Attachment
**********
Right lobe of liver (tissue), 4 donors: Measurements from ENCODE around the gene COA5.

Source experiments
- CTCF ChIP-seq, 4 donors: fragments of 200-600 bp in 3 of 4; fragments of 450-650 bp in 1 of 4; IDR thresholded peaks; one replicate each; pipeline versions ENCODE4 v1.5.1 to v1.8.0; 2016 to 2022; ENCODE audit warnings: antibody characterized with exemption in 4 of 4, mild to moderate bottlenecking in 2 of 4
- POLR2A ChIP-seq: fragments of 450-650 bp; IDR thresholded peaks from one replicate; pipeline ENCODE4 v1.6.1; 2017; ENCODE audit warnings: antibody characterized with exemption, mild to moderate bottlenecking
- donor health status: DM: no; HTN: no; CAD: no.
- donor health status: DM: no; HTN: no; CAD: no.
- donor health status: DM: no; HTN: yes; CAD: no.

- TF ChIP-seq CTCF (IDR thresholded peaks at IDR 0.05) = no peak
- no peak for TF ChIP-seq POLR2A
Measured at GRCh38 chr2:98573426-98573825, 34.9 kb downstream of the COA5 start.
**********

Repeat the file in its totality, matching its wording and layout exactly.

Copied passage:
Right lobe of liver (tissue), 4 donors: Measurements from ENCODE around the gene COA5.

Source experiments
- CTCF ChIP-seq, 4 donors: fragments of 200-600 bp in 3 of 4; fragments of 450-650 bp in 1 of 4; IDR thresholded peaks; one replicate each; pipeline versions ENCODE4 v1.5.1 to v1.8.0; 2016 to 2022; ENCODE audit warnings: antibody characterized with exemption in 4 of 4, mild to moderate bottlenecking in 2 of 4
- POLR2A ChIP-seq: fragments of 450-650 bp; IDR thresholded peaks from one replicate; pipeline ENCODE4 v1.6.1; 2017; ENCODE audit warnings: antibody characterized with exemption, mild to moderate bottlenecking
- donor health status: DM: no; HTN: no; CAD: no.
- donor health status: DM: no; HTN: no; CAD: no.
- donor health status: DM: no; HTN: yes; CAD: no.

- TF ChIP-seq CTCF (IDR thresholded peaks at IDR 0.05) = no peak
- no peak for TF ChIP-seq POLR2A
Measured at GRCh38 chr2:98573426-98573825, 34.9 kb downstream of the COA5 start.